VRMA’s QC manual identifies what causes particular problems or failures, such as warpage. The organization will also be building manuals around other areas, including electroplating and disc cutting, notes VRMA vice president Yoli Mara, co-owner of Welcome to 1979, a Nashville-based recording, mastering and electroplating facility. “We’re working on a grading system before the [records] go out the door,” Mara comments, adding that it’s helpful to be able to develop such manuals in cooperation with pressing plants, “so anyone on our team can have the same opinion on it.”

VRMA is also working with Making Vinyl on creating a SPARS-like (Society of Professional Audio Recording Services) coding system for vinyl that will help consumers determine whether the record they’re buying is truly analog cut from the original tape or mastered from a digital source, as well as identifying which plant pressed it. VRMA will be holding its next member meeting at the Making Vinyl conference in Minneapolis this June 7 – 8, where more information about such a coding system is expected to be announced.

Blocker points out that VRMA’s four pillars are collaboration, standardization, education, and advocacy. Regarding the latter, “sometimes you can’t stay quiet about it.” Depending upon which state is involved, advocacy could mean lobbying government. “In New Jersey, you have to have a boiler guy, but not in Texas. There are chemical restrictions that aren’t in Tennessee or Texas, or they can’t recycle nickel or PVC in certain states. As sustainability becomes a bigger issue, perhaps [these concerns will have to be addressed} on the federal level.”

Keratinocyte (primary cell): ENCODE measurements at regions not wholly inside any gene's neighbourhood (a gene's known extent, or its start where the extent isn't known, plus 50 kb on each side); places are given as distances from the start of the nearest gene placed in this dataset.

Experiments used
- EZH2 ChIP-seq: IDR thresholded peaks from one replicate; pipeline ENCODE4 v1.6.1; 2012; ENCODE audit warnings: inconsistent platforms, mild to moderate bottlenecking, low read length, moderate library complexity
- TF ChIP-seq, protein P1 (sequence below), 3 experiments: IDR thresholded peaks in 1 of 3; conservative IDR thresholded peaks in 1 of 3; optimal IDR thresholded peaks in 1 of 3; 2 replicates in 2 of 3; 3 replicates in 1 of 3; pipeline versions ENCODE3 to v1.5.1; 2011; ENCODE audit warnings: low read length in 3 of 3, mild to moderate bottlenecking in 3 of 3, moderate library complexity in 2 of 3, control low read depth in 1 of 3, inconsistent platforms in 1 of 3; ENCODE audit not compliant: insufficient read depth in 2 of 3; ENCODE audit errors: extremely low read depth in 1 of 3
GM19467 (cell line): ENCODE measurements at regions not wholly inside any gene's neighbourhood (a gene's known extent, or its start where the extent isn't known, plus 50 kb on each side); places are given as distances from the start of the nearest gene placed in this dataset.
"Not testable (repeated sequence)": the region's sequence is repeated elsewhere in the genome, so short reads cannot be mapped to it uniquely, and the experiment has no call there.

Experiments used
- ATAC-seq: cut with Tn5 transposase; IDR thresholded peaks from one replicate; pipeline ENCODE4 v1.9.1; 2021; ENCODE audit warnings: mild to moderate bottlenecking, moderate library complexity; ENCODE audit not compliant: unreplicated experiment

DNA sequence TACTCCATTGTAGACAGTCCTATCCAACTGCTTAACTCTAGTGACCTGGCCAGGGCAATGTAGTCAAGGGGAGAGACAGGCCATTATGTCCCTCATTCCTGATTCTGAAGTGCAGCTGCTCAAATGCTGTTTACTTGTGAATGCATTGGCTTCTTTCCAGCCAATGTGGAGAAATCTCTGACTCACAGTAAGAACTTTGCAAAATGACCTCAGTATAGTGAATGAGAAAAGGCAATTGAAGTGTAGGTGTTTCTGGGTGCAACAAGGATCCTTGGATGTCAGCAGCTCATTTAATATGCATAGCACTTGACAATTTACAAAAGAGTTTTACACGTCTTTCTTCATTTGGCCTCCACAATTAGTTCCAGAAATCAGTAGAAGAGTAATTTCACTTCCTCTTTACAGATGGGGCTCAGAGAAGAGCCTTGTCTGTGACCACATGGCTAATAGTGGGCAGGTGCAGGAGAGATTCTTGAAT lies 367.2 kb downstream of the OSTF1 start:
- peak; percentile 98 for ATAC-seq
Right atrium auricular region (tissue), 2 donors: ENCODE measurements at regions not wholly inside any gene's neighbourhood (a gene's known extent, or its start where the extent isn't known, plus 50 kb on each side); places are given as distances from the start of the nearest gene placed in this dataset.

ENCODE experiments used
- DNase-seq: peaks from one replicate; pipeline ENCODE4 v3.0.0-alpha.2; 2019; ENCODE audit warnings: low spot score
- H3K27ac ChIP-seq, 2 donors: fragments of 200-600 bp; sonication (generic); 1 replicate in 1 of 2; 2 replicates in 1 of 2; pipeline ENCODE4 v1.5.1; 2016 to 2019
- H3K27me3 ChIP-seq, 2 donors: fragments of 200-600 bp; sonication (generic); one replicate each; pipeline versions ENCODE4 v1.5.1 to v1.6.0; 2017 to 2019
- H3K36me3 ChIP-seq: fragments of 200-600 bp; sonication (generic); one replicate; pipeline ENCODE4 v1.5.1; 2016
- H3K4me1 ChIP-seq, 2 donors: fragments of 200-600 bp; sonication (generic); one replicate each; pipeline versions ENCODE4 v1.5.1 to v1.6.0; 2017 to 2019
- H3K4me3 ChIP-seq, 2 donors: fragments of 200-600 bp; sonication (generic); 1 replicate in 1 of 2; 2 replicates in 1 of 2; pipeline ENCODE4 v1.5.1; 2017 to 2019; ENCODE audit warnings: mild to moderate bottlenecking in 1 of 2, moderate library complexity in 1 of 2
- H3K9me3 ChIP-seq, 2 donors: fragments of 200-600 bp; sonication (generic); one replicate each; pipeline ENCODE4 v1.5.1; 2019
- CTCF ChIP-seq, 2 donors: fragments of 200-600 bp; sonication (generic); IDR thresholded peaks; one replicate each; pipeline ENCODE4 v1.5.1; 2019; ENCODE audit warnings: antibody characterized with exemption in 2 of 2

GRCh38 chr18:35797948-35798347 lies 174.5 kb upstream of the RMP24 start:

An important area that came up in the Dallas meeting, Blocker adds, was the need for an ERP (Enterprise Resource Planning) system to “know where your stuff is in the warehouse.”

Another need for the vinyl industry at large is a better way to quantify the volume of records actually being produced, instead of the guesses that are often taken as gospel by the mainstream media.

Luminate (formerly known as MRC Data and SoundScan) reported 2022 sales of 43.5 million LPs, up 4.2 percent from 41.7 million in 2021. When asked about its methodology for reporting vinyl sales, Luminate offered this explanation: